Never underestimate the bloody-mindedness of the British working class.

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Don’t go postal over election leaflets

All parties standing in any constituency have the right to one free leaflet drop by the Royal Mail – the rest come from party canvassers. Photograph: Murdo Macleod

Election leaflets might seem a relic in the age of TV debates, but they do serve an important function for smaller parties…

From the Guardian.

Read the rest of the article here.

Election machines

Tony Blair. “It was so obvious he was a Tory.”

I was a member of the Labour Party for years, and for most of my adult life could not conceive of voting for anyone else. It was in my bloodstream. My family were Labour voters, as were my friends. I drank in a Labour Club. I had conversations about Labour politics over a beer in the evening. I was the election agent for a Labour Party candidate in a County Council election one year.

That changed, for me, when Blair became the leader of the Labour Party. It was so obvious he was a Tory. His first act was to involve himself in secret negotiations with Rupert Murdoch. His next was to remove Clause IV. I always thought that those two events were directly connected.

But what puzzled me was the reaction of my friends in the Labour Party to all of this. I would try to talk about my concerns but people would get irritated with me. I was told to shut up, I was being negative. Eighteen years in the political wilderness had made them desperate. They would do anything to get Labour back into power, even, it seemed, electing a Tory as their leader.

I mentioned this to one of the Labour stalwarts down at the Labour Club one day. Where were their principles, I asked?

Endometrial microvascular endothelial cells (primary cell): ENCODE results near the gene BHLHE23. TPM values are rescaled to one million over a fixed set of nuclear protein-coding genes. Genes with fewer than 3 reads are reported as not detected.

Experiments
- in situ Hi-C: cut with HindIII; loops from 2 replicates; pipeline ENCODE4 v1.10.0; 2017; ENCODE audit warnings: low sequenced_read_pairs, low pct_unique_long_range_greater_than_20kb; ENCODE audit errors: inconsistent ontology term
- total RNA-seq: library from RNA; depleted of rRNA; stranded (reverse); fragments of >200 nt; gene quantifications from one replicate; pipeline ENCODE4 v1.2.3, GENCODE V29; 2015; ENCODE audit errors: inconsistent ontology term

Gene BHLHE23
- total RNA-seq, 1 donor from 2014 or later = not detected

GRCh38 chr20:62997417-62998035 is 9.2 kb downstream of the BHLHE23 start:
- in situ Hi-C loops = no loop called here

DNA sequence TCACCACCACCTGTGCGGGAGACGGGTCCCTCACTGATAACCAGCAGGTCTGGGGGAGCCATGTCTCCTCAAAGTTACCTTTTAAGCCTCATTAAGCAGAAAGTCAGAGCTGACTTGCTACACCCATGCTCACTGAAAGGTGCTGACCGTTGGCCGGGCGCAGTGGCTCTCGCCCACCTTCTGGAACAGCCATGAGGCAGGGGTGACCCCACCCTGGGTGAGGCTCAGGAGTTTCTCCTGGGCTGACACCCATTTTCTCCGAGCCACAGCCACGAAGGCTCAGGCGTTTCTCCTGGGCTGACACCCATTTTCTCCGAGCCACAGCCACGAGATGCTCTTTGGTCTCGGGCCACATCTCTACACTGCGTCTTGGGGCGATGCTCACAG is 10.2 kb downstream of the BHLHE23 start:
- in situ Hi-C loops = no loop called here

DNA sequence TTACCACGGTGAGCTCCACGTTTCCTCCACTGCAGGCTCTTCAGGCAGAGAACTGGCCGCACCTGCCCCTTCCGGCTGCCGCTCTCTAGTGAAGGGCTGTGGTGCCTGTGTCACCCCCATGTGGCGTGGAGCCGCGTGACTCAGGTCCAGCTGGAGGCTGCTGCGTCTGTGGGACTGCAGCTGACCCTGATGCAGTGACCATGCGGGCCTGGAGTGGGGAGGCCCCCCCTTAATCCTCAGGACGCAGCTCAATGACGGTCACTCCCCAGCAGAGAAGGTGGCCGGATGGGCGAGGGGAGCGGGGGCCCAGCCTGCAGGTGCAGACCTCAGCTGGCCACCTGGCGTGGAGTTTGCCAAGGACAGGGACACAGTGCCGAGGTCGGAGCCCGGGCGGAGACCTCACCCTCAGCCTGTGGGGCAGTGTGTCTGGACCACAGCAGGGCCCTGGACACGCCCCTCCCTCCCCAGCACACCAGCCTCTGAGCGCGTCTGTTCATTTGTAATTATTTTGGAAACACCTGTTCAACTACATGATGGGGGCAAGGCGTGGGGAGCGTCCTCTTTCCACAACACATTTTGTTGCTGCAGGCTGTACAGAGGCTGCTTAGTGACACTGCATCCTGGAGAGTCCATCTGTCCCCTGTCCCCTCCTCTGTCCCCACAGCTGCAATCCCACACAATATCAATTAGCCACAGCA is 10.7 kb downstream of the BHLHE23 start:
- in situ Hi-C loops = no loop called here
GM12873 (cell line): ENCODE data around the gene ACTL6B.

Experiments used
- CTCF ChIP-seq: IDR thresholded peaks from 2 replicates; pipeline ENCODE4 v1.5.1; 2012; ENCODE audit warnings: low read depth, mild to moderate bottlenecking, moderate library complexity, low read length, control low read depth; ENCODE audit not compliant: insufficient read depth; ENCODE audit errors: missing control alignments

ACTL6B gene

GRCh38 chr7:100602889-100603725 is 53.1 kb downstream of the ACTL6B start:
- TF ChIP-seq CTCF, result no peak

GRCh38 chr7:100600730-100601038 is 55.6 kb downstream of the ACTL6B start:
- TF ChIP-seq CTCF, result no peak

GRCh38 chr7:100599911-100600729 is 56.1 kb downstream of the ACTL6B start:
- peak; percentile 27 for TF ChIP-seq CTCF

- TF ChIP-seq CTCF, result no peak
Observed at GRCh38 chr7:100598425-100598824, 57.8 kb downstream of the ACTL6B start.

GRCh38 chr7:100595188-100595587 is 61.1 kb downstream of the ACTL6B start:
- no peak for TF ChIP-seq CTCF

“What’s the point of principles without power?” came his studied reply.

That says it all really. I suddenly saw the Labour Party for what it was: a machine for getting itself re-elected. It had no other purpose. Principles were merely decorative add-ons to it’s central aim, which was to get elected at any cost.

I suspect this applies to all of the mainstream parties.

When Blair swept to power in 1997 it was on the back of public disgust at Tory sleaze and the cash-for-questions scandal. Thirteen years later and all the parties are mired in sleaze. Blair has left office and amassed a fortune. His cabinet colleagues, Byers, Hoon and Hewitt – all disciples of the Blair doctrine – have been caught selling themselves to the highest bidder. The Tory Party’s association with Lord Ashcroft has shown that their attachment is still to wealth, regardless of the source.

Politics has never been at such a low ebb.

The current consensus seems to be that Nick Clegg offers us a route out of all of this, that he is something new. Excuse me if I don’t get over excited. I’ve seen this before. It’s the Blair effect all over again. Clegg is young and dynamic, better looking than Brown, less of a toff than Cameron, moderately telegenic, and his speech is studded with enough general vagary for it to sound like it might mean something; but it’s all superficial.

Look behind the spin at the policies and you will see where all of this is leading.

The Lib Dems are the most fervently pro-European of the parties, which means more centralised diktats from bureaucrats in Brussels of the sort that brought us “liberalisation” of our postal services, more undermining of our public services, more privatisation by stealth.

In other words: more of the same.